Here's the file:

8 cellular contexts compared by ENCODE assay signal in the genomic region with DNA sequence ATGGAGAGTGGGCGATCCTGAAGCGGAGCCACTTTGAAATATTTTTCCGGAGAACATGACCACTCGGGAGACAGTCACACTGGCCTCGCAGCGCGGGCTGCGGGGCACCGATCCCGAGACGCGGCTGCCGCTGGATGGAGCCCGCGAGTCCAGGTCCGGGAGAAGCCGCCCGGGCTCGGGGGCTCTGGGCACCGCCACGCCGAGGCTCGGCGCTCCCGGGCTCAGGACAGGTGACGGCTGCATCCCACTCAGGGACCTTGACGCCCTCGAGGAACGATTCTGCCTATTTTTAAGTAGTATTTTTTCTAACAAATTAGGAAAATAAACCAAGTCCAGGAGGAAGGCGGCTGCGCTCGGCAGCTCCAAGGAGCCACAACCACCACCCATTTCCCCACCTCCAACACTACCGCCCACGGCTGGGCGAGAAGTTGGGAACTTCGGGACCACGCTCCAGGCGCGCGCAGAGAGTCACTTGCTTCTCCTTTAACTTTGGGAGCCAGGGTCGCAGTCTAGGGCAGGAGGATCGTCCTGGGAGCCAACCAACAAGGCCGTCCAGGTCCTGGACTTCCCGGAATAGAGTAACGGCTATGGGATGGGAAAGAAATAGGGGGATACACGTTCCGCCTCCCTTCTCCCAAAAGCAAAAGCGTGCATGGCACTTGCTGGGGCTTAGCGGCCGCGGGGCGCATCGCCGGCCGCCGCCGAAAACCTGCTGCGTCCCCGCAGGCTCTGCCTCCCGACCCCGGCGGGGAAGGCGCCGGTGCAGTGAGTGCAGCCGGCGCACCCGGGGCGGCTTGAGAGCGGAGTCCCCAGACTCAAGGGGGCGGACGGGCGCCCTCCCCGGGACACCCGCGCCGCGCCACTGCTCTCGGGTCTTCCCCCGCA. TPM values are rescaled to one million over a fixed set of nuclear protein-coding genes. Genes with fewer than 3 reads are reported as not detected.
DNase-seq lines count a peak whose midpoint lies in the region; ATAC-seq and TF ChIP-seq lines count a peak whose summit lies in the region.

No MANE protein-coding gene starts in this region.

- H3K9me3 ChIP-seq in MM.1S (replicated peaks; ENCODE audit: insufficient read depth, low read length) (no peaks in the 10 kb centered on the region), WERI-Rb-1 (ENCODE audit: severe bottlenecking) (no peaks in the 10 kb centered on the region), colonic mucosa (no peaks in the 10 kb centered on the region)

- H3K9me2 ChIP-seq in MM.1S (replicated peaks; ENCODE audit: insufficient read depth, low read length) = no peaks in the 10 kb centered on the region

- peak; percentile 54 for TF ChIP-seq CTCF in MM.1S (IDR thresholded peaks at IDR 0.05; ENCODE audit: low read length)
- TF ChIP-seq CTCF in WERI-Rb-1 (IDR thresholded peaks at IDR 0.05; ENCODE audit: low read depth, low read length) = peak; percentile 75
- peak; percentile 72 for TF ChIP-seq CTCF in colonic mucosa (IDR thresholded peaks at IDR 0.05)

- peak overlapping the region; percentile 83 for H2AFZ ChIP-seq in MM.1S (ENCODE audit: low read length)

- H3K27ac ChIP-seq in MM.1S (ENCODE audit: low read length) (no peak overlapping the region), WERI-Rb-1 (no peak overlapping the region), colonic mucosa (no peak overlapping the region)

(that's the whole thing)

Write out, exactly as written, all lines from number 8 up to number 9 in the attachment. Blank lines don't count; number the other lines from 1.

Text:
- peak; percentile 72 for TF ChIP-seq CTCF in colonic mucosa (IDR thresholded peaks at IDR 0.05)

- peak overlapping the region; percentile 83 for H2AFZ ChIP-seq in MM.1S (ENCODE audit: low read length)